Race Relations and ‘Bearing One Another’s Burdens’: A Brief Meditation

I often will explain to Christians when talking about race relations in America, that slavery, black codes, Jim Crow, and years of racist policy has drastic effects today for black and brown people.

Generally, if they give me enough time to explain in detail how my assertion is true, and if they are honest learners (two big ‘ifs’ in this conversation), they will agree that they can see how history effects today.

However, they will typically explain how they are not morally culpable for these actions. Further, they will explain to me how their parents raised them to love all people, and they would never intentionally harm anyone.

If this is you, please read on. Putting the colorblind rhetoric and moral culpability aside, let me say unequivocally, regardless if you feel culpable, you are responsible for learning of Christians burdens and to act to bear them.

God has proclaimed in his word, “Bear one another’s burdens, and thereby fulfill the law of Christ.” (Galatians 6:2). What is a burden? A burden is something heavy, oppressive, something harmful and hard to bear. What does it mean to bear a burden? It means to shoulder it, to lift the weight, to strive to relieve the harmful effects. What burdens are you bearing for your black and Hispanic brothers and sisters? Do you know their burdens? Have you listened and learned their burdens?

Here is what Brad R. Braxton, a biblical scholar says in regards to Galatians 6:2:

“Christians have an obligation to shoulder the burdens that other believers carry. Apathy and lethargy are antithetical to Christian identity. The struggles of fellow believers should incite a congregation to compassionate and concrete responses. When the Galatians engage in loving, mutual relationships, they, indeed, fulfill the law that truly matters–the law of Christ.”

Our black brothers and sisters have had their eyes set on glory and have had hearts of faith clinging to Christ as they have been climbing, with chained hands, the ugly, American hill of inequity and oppression. They climb a steep hill indeed. They carry the burden of white supremacy and racism, and we have not borne it. We have not borne racism’s effects, we have, instead, perpetuated them. We have not borne and sought to alleviate their sorrows, and we have not fulfilled the law of Christ.

We, however, are commanded by God to walk in new ways. We are commanded to bear their burdens, we are commanded away from apathy and lethargy to an obligation to shoulder the burden of white supremacy until it is obliterated. We are called to bear their burden and seek to alleviate and then abolish the disparities that exist in our prison systems. Which, to be clear, have a higher rate of black and brown people behind bars. Indeed, there is no way to fulfill the law of Christ other than to pick up these heavy burdens.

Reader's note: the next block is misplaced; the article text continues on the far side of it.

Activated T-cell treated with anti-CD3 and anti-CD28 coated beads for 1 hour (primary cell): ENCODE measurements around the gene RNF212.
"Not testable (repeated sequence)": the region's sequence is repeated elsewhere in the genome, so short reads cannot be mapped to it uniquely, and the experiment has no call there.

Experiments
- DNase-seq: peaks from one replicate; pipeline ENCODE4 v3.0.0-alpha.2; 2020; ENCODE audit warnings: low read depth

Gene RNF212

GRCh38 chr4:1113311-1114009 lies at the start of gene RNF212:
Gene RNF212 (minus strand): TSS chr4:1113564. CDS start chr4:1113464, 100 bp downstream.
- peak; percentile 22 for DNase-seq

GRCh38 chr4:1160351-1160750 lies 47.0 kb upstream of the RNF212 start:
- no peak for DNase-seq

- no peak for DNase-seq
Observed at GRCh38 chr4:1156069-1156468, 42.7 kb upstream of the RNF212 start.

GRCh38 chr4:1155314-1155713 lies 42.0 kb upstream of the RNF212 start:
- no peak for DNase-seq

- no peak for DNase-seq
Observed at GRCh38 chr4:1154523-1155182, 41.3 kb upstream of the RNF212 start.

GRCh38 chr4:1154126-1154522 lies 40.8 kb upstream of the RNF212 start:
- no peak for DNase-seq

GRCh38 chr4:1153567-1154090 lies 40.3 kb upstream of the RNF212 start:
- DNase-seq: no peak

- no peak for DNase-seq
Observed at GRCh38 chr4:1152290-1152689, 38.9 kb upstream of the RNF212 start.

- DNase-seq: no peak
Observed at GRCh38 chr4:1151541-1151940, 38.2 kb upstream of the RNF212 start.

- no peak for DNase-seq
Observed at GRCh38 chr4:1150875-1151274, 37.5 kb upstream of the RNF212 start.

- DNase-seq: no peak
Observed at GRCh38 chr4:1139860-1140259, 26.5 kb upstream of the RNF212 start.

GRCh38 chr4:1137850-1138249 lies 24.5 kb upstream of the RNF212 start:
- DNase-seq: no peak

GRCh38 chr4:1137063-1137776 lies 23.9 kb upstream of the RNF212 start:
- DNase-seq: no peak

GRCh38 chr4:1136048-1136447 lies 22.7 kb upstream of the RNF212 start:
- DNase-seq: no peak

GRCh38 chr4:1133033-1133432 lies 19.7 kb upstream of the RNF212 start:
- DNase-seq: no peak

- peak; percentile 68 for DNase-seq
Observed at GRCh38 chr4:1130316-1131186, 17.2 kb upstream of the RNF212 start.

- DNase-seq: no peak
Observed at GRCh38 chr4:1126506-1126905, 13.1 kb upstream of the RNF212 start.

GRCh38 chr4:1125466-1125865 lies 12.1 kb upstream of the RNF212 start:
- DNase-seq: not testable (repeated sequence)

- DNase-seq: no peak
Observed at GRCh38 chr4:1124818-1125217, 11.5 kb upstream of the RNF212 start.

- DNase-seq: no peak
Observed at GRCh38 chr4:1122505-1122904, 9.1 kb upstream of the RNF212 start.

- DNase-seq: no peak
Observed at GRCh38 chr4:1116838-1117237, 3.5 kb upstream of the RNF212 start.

Not only must we do this for Christians but every man. For we “shall love our neighbor” as we do ourselves. I love myself too much to let evil philosophy say I’m inferior to any man (i.e. white supremacy). I love myself too much to let a system exist that gives me a higher chance to go to prison than any other ethnicity (the reality for black males). Therefore, I must love my neighbor as myself and seek to annihilate these oppressive ideologies and systems. It is the second commandment and it cannot be shirked.

Evangelicals, we “must obey God rather than men” (Acts. 5:29). That is, we must obey God rather than politicians and those against social justice. We must obey God instead of our grandparent’s ideals. We must obey God instead of secularist ideals. We must obey God and not Fox News or CNN, wherever these contradict, of course.

Evangelicals, we have a way forward. “For He Himself is our peace, who made both groups into one and broke down the carrier of the dividing wall, by abolishing in His flesh the enmity, which is the Law of commandments contained in ordinances, so that in Himself He might make the two into one new man, thus establishing peace, and might reconcile them both in one body to God through the cross, by it having put to death the enmity. And He came and preached peace to you who were far away, and peace to those who were near” (Ephesians 2:14-17). We must not build up that which Christ has torn down. We must live in this freedom from enmity with God and other Christians and go on bearing our brother‘s and sister‘s burdens!

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